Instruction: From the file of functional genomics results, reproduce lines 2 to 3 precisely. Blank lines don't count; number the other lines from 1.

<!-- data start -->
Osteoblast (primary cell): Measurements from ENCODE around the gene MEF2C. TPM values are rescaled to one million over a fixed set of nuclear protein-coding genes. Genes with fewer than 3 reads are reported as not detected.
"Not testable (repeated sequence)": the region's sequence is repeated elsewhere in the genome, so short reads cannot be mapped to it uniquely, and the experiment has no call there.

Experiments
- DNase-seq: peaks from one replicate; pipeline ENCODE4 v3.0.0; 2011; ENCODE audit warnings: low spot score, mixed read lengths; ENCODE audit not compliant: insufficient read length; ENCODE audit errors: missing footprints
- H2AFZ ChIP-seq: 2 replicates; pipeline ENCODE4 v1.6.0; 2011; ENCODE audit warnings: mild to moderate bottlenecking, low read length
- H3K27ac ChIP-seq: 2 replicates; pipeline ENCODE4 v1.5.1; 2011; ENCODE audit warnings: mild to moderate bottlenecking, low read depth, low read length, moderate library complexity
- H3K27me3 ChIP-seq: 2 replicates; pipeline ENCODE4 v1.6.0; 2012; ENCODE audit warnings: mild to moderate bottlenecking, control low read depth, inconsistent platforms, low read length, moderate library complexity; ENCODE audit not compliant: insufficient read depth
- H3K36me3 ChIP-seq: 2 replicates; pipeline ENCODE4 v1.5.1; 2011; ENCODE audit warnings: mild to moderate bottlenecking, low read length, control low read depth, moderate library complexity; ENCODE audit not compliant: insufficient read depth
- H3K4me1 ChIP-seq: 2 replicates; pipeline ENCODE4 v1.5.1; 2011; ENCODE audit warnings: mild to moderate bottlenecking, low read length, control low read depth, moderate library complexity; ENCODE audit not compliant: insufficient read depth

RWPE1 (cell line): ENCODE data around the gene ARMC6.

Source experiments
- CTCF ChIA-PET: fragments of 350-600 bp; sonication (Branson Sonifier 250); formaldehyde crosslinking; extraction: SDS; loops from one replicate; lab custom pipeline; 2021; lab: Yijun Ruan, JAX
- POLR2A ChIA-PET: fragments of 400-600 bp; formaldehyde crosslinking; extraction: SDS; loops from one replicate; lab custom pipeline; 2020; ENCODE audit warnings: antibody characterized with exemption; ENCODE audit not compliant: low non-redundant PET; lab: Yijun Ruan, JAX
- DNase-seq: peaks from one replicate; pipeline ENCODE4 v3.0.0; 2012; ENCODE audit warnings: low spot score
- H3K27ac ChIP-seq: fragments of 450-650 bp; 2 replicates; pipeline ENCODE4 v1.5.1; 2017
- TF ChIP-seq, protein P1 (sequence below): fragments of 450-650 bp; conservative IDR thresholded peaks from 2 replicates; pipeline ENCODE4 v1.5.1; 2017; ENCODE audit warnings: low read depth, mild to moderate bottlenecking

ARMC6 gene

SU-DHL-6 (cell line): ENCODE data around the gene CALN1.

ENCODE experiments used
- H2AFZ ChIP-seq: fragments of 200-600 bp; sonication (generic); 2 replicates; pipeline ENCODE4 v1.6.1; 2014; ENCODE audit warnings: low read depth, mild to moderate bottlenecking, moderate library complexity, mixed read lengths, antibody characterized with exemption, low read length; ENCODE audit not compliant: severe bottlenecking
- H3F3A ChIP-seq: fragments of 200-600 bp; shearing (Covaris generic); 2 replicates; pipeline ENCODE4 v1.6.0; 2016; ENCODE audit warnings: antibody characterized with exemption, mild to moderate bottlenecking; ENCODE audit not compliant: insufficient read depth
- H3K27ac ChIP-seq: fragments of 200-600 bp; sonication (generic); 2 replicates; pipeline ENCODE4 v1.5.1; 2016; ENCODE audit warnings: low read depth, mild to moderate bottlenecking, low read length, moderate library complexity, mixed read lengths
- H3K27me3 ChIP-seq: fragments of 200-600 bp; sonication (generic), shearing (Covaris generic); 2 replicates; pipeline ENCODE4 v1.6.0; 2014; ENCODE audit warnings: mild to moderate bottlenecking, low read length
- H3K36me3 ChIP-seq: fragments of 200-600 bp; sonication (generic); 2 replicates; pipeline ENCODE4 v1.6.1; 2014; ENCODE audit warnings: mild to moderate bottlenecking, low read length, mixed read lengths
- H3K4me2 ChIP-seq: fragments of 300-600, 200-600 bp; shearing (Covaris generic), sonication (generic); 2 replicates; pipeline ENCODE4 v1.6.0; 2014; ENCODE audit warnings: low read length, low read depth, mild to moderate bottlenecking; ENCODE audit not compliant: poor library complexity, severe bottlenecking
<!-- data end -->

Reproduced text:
"Not testable (repeated sequence)": the region's sequence is repeated elsewhere in the genome, so short reads cannot be mapped to it uniquely, and the experiment has no call there.

Experiments